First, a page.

After describing the wickedness in Babylon, the “mother” of evil, John sees a vision of God’s wrath coming down on her and the resulting celebration of her defeat. In the Bible it is common to announce a future event as if it has already happened, an emphatic way of saying a prophecy is a God-determined certainty (“fallen, fallen,” 18:1-2). Her downfall is also the downfall of her followers (18:3).
The vision includes a call for God’s people to separate themselves from the debauchery and degradation of evil. Separation from evil is the essence of holiness (18:4-8). God will “remember” Babylon and act accordingly (18:5). She will receive divine retribution (18:6) from the hand of God Himself (18:8). He will bring back on her what she caused: pestilence, mourning, and famine (18:7-8).
Verses 9 through 20 contain three dirges over the fall of evil. The allies of evil now mourn its defeat, not from affection but because their source of luxury is gone. Kings of the earth weep over Babylon’s destruction, but for just one hour (18:9-10). Merchants of the earth see their godless livelihood destroyed (18:11-17a). Her trade goods included human beings (18:13). Babylon’s destruction is observed for just one hour (18:17a). World trade suffers (18:17b-20), a prophecy against Tyre in Ezekiel 27:25-36, and applied here to Babylon. Again, mourning lasts just one hour (18:19). “Saints, apostles, and prophets” who benefit by these judgments have been the targets of all this evil (18:20).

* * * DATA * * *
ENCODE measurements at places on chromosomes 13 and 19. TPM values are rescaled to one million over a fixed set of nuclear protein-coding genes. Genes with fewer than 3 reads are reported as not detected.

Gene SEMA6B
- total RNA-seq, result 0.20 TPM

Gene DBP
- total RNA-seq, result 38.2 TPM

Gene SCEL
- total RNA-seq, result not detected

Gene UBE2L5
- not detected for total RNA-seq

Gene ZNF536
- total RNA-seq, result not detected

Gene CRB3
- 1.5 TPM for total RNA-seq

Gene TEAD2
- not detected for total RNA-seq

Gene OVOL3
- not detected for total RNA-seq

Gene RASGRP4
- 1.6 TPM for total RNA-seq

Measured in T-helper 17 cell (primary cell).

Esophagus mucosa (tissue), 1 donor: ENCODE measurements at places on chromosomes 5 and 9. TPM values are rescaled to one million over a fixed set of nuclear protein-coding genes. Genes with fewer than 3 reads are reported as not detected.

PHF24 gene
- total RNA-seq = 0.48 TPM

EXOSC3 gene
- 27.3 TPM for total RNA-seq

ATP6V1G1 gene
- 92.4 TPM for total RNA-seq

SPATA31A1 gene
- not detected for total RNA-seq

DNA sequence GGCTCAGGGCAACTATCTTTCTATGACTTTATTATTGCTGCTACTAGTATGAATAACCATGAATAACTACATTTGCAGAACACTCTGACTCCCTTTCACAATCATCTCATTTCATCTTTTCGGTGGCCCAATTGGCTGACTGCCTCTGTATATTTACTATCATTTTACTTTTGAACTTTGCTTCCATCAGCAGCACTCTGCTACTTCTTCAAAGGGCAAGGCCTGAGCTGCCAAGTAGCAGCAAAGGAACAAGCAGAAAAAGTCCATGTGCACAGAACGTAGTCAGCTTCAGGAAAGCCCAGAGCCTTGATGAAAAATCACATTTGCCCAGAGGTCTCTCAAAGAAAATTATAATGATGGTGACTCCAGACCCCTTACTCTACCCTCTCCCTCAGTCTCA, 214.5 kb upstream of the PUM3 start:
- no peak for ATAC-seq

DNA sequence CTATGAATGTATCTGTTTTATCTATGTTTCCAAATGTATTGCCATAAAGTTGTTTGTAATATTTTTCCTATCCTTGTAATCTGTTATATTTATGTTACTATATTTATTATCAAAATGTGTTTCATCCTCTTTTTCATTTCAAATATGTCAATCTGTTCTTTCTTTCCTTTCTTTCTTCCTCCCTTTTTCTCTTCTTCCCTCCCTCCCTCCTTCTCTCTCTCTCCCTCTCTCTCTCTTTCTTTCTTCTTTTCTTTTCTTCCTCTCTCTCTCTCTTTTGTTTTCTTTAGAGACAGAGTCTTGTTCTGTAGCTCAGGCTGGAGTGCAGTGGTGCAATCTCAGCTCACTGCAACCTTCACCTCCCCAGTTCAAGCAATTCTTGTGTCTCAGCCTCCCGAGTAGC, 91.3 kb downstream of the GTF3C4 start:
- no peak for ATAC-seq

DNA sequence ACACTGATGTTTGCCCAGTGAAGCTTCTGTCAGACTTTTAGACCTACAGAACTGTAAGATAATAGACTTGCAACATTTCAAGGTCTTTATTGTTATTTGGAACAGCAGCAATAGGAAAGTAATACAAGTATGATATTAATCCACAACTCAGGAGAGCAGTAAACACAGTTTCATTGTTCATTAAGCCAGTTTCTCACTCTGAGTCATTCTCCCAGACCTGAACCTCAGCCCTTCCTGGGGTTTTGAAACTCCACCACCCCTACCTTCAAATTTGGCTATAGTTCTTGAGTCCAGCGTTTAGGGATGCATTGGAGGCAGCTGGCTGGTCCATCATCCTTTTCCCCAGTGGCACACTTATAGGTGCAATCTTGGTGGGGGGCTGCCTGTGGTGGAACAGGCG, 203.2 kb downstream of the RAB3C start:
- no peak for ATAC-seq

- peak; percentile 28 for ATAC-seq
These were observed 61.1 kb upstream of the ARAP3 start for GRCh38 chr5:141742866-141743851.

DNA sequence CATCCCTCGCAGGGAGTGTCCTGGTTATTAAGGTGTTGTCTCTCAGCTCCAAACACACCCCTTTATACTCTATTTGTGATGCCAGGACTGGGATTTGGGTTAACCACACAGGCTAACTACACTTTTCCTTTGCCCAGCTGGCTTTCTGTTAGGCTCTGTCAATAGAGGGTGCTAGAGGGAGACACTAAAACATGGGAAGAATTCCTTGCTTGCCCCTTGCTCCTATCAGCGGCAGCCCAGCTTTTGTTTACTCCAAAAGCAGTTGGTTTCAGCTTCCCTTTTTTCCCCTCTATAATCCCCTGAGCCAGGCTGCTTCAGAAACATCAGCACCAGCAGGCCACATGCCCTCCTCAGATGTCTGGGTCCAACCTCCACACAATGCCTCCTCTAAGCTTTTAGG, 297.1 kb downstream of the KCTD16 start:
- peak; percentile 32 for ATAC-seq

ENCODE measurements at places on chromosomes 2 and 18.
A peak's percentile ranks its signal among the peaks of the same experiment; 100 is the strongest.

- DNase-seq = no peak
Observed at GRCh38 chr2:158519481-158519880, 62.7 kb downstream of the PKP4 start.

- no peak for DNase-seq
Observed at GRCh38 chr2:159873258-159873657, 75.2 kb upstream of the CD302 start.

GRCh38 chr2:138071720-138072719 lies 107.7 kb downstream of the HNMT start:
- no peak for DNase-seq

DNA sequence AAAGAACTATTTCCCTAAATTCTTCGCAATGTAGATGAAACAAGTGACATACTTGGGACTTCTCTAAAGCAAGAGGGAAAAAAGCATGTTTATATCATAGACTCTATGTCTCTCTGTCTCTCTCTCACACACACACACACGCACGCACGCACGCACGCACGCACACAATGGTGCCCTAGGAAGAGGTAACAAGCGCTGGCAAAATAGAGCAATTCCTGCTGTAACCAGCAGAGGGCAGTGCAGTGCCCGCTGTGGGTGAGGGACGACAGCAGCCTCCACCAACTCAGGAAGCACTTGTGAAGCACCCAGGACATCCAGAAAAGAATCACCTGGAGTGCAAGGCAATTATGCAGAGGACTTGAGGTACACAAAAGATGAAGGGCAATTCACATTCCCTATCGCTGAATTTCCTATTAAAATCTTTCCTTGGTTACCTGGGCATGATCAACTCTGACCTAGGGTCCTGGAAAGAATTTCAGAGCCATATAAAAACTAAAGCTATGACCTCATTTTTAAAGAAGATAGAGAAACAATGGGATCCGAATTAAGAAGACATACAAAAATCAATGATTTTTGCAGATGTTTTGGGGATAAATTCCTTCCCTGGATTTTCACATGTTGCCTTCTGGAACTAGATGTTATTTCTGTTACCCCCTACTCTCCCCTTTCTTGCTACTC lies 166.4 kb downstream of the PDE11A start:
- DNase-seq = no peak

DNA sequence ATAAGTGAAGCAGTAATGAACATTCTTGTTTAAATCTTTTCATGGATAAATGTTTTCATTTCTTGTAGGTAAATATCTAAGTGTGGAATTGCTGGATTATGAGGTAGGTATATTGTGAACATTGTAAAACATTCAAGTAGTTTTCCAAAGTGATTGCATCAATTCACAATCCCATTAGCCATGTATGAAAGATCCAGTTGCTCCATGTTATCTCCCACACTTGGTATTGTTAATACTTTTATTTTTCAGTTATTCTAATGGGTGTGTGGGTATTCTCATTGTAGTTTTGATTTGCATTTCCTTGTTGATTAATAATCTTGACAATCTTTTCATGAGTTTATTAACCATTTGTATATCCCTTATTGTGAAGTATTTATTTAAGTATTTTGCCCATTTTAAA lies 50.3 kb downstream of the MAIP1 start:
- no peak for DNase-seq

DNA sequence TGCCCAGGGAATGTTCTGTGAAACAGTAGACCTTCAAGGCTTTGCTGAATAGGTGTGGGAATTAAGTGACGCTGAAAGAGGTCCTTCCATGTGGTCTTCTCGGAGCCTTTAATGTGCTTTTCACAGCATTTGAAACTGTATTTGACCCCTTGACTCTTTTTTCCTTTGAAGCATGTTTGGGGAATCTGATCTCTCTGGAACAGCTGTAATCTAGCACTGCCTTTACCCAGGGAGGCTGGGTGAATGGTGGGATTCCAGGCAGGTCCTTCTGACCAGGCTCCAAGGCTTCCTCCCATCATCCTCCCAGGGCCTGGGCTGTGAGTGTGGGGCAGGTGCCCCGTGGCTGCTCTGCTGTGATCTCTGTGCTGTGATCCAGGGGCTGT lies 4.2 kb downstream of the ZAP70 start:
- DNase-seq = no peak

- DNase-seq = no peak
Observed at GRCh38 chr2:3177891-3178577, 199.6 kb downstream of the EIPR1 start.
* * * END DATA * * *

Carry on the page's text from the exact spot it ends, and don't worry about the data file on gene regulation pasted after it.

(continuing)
Babylon is pictured as a large millstone being hurled into the sea, never to be found again (18:21; Ezek. 26:21). The joys of family, festival, and a boom economy at the expense of others will disappear (18:22-23). Verse 24 relates that evil forces and sinful people are not only responsible for persecuting the church (“prophets and saints”), but also for all the bloodshed of all time.
Revelation 19:1-4 relates the first three of four “Hallelujah” songs by a multitude in heaven celebrating the defeat of evil and the triumph of the Lamb. “Hallelujah” only appears four times in the English New Testament, all in Revelation 19. The first song focuses on God as Victor (19:1-2). The second celebrates God’s eternal supremacy (19:3), followed by a choral response in 19:4. Revelation chapters 4 and 5 foretold how God would ultimately win out over evil and bless His faithful people. Chapter 19 praises the accomplished fact of that vision.
Dr. David Moore is a university online instructor in Bible and theology. Email: email@example.com
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